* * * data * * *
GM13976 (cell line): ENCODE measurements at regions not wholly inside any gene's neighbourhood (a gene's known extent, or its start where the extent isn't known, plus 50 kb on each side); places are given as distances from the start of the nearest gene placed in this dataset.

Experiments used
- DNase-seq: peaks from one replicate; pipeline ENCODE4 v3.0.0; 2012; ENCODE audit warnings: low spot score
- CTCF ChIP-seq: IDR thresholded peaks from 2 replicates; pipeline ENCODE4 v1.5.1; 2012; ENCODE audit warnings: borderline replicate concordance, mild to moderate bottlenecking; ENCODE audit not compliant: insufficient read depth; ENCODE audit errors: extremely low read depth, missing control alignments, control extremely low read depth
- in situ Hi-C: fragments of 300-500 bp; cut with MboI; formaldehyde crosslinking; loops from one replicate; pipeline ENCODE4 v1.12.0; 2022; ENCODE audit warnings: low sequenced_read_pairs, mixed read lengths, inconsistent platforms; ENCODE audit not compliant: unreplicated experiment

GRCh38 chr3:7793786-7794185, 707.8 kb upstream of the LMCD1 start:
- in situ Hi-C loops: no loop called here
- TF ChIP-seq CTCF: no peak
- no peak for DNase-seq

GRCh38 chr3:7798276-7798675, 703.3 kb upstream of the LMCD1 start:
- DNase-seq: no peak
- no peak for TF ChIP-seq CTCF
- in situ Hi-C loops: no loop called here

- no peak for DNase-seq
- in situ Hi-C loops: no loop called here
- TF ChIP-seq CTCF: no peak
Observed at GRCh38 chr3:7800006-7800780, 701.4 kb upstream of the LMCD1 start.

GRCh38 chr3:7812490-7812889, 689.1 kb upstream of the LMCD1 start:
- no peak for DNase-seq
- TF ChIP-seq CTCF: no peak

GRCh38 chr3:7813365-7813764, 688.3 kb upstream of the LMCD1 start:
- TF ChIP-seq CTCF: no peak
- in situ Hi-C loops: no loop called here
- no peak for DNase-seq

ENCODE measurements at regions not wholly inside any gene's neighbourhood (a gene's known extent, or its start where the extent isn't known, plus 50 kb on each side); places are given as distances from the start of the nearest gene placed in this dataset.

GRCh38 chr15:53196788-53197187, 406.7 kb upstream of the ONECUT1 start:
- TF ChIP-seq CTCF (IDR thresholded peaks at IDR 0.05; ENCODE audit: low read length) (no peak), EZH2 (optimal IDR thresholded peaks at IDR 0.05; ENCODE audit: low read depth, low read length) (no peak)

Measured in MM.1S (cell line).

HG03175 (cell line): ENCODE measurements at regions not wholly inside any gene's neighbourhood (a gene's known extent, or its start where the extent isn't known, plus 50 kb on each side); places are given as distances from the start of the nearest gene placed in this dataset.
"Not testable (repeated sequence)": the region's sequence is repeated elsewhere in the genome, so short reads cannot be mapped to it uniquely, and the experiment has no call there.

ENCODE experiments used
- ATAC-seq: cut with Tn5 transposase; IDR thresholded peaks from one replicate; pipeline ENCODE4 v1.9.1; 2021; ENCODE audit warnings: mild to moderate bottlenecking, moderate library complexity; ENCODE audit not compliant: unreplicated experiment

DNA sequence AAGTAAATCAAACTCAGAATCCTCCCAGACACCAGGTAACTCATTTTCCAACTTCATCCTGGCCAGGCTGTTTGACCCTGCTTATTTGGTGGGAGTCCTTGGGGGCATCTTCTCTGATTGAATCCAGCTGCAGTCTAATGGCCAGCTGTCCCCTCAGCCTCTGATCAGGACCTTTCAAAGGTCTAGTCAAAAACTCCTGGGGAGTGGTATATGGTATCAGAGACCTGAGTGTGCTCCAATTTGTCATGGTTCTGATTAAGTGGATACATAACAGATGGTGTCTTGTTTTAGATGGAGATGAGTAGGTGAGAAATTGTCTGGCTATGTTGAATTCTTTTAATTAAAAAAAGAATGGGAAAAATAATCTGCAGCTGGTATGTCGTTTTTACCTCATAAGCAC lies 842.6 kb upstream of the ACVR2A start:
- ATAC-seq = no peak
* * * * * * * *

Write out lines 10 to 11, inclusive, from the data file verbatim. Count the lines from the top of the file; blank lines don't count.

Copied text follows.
GRCh38 chr3:7798276-7798675, 703.3 kb upstream of the LMCD1 start:
- DNase-seq: no peak